J.J. Abrams has graced the silver screen with his follow-up to the successful reboot “Star Trek”, showing us as clearly as possible that he is not a fan of “Star Trek”.

Since the events of the previous film, newly promoted Captain Kirk and the crew of the Enterprise are sent to the planet Nibiru to observe the indigenous primitive population.  During a plan to save the population from an erupting volcano, Spock’s life is put at risk.  Breaking the “Prime Directive”, Kirk chooses to expose the ship to the primitive population in order to save Spock.  Seeing the large and unexplainable ship rising from their waters, the people of Nibiru start to worship the Enterprise.  Back on Earth, Admiral Pike informs Kirk that he has been stripped of his command and will be sent back to the Academy for his actions.  However, believing Kirk to be a valued officer, Pike later convinces Admiral Marcus to reinstate Kirk as Pike’s First Officer on the Enterprise.  Pike and Kirk are called to an emergency meeting at Starfleet HQ to discuss the bombing of Starfleet Archives in London by Commander John Harrison.  During the meeting, Harrison arrives in an attack ship and opens fire, killing several people including Admiral Pike.  Back in command of the Enterprise, Kirk is given the mission of hunting John Harrison down, having fled to the Klingon home-world, and ending him, using 72 special long-range torpedoes, which are of a special interest to new crewmember Dr. Carol Wallace.  These 72 torpedoes end up revealing Dr. Wallace and even John Harrison are not who they claim to be.

For this review, I had to do something very difficult, go into the movie and not be a Trekkie.  I did everything I could to remove my preconceived ideas and just enjoy the movie.  And funny enough, I really liked it.  It’s a terrific sci-fi/action film, but it’s a mediocre Star Trek movie.  This is mainstream in every sense of the word, focusing on action and sex appeal over story and substance.  The original films all had some underlying theme behind the movie.  "Wrath of Khan" was a retelling of “Moby Dick”, “Search for Spock” was about the then-current arms race, “The Voyage Home” addressed extinction in nature, “The Final Frontier” was about religion and brotherhood, and “The Undiscovered Country” dealt with the end of the Cold War.  But both of J.J. Abrams’ attempts at a “Star Trek” story are just about action and sexy actors/actresses, nothing more because today’s audiences unfortunately don’t seem to demand more from summer films.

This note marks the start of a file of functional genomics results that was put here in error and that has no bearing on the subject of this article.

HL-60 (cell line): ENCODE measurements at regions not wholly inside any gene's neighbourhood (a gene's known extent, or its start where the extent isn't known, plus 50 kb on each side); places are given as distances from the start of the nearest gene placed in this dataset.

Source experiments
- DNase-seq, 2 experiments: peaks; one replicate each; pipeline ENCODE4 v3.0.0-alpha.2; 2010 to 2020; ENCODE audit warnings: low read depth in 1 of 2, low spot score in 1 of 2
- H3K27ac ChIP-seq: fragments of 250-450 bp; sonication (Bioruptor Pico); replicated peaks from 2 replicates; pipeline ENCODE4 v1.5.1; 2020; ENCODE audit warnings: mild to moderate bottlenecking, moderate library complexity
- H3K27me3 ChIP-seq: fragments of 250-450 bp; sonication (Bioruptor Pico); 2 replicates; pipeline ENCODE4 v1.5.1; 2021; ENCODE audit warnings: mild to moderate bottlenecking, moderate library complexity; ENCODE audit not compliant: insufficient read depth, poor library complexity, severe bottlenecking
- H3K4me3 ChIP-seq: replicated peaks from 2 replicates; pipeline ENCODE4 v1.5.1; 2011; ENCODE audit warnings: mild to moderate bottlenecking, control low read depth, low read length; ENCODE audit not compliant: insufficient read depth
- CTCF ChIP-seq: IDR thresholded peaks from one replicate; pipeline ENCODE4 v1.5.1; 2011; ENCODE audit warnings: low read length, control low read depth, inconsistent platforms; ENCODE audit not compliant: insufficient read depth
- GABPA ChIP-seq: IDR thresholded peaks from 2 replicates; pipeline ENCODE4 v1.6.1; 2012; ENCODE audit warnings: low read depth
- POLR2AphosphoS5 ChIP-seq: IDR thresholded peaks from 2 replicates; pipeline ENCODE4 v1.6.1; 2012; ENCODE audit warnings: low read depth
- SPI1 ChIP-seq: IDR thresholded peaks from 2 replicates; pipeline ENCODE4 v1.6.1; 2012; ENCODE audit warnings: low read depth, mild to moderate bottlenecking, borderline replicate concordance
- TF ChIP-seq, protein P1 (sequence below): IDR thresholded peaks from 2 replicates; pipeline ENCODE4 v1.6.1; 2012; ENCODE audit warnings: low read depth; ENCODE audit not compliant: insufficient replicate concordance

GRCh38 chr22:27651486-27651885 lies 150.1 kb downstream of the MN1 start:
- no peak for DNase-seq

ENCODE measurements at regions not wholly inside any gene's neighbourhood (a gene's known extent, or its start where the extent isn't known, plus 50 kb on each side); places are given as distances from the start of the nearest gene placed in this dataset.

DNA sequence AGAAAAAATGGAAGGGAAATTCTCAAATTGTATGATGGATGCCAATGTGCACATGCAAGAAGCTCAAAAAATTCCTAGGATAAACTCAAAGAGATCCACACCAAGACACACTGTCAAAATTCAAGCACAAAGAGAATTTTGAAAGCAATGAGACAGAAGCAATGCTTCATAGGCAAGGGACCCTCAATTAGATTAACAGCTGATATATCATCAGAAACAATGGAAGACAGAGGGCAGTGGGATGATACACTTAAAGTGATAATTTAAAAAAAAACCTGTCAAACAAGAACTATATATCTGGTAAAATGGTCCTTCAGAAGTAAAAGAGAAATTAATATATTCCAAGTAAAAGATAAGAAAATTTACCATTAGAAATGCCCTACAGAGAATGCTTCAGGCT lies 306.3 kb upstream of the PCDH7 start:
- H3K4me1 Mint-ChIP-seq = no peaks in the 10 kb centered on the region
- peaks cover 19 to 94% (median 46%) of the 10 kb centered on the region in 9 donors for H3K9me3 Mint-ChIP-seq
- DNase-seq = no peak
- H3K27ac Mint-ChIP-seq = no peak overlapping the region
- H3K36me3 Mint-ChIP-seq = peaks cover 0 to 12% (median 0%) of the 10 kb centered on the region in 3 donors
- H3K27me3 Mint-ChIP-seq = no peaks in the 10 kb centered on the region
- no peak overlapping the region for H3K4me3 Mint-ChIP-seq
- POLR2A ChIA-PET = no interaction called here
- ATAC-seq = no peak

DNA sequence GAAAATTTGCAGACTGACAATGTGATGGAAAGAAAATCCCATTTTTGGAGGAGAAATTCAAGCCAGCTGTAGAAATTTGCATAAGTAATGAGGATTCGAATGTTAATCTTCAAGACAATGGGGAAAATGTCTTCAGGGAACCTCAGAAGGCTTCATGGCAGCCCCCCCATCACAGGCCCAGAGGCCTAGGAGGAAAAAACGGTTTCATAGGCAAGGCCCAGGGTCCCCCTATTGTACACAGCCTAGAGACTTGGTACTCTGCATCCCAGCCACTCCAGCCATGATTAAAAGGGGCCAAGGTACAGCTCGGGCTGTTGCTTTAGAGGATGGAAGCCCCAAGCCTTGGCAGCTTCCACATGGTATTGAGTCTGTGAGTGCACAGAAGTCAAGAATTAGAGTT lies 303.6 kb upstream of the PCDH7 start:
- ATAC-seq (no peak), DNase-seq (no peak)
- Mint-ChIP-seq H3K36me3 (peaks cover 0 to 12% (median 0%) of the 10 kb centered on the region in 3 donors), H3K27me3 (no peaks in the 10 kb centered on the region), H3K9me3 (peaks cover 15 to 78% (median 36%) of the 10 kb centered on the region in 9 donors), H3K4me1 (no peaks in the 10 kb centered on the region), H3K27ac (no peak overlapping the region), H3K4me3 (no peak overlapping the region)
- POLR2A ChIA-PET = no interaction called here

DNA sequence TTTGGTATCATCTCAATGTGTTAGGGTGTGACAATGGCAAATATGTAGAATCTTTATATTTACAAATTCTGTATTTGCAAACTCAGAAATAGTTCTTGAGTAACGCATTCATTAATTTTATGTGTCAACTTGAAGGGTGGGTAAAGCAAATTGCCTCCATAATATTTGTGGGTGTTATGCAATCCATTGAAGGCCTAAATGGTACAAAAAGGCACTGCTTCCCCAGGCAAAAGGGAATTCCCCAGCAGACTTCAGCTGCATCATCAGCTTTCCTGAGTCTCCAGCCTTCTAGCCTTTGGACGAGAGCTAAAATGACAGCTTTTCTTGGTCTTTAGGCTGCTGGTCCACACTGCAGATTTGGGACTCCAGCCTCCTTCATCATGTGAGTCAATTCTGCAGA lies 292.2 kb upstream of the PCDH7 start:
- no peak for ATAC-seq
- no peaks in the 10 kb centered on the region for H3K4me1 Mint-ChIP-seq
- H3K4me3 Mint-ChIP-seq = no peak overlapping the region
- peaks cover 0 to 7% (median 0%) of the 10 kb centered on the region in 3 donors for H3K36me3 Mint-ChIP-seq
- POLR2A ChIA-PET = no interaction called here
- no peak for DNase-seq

I did like several things about this movie.  The effects and action are truly top-notch, obviously the key focus for the film makers here.  The Enterprise itself is far more impressive in this film, especially in a fight with a ship twice its size.  The cast also stepped things up a bit, with Simon Pegg’s Scotty playing a much more substantial role in the overall story, as it should be.  Zachary Quinto seemed more at ease playing Spock, though the script may have been a key factor there as Spock’s human side is more prevalent this time around.  John Cho’s Sulu doesn’t have the same screen presence as the first film, but in a way he’s better here.  Instead of shining in an action sequence, Sulu instead has to take the Captain’s chair briefly while Kirk is on the planet surface, foreshadowing Sulu’s bright future as the only Enterprise senior staff member to get his own command.